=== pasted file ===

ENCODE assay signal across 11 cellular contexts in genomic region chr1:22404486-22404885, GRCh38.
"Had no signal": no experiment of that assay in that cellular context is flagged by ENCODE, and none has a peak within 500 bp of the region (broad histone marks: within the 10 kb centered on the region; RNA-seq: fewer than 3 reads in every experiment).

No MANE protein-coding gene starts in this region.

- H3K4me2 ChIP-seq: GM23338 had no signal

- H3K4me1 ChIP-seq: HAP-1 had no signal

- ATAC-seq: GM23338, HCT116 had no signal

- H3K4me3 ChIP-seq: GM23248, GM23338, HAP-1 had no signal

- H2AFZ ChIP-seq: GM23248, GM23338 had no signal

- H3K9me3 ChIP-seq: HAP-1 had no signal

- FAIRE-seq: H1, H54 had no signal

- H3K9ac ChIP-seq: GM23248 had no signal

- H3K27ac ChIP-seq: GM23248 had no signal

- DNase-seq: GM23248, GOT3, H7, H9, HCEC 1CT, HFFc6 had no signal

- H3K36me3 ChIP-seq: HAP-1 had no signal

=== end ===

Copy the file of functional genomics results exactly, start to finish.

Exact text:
ENCODE assay signal across 11 cellular contexts in genomic region chr1:22404486-22404885, GRCh38.
"Had no signal": no experiment of that assay in that cellular context is flagged by ENCODE, and none has a peak within 500 bp of the region (broad histone marks: within the 10 kb centered on the region; RNA-seq: fewer than 3 reads in every experiment).

No MANE protein-coding gene starts in this region.

- H3K4me2 ChIP-seq: GM23338 had no signal

- H3K4me1 ChIP-seq: HAP-1 had no signal

- ATAC-seq: GM23338, HCT116 had no signal

- H3K4me3 ChIP-seq: GM23248, GM23338, HAP-1 had no signal

- H2AFZ ChIP-seq: GM23248, GM23338 had no signal

- H3K9me3 ChIP-seq: HAP-1 had no signal

- FAIRE-seq: H1, H54 had no signal

- H3K9ac ChIP-seq: GM23248 had no signal

- H3K27ac ChIP-seq: GM23248 had no signal

- DNase-seq: GM23248, GOT3, H7, H9, HCEC 1CT, HFFc6 had no signal

- H3K36me3 ChIP-seq: HAP-1 had no signal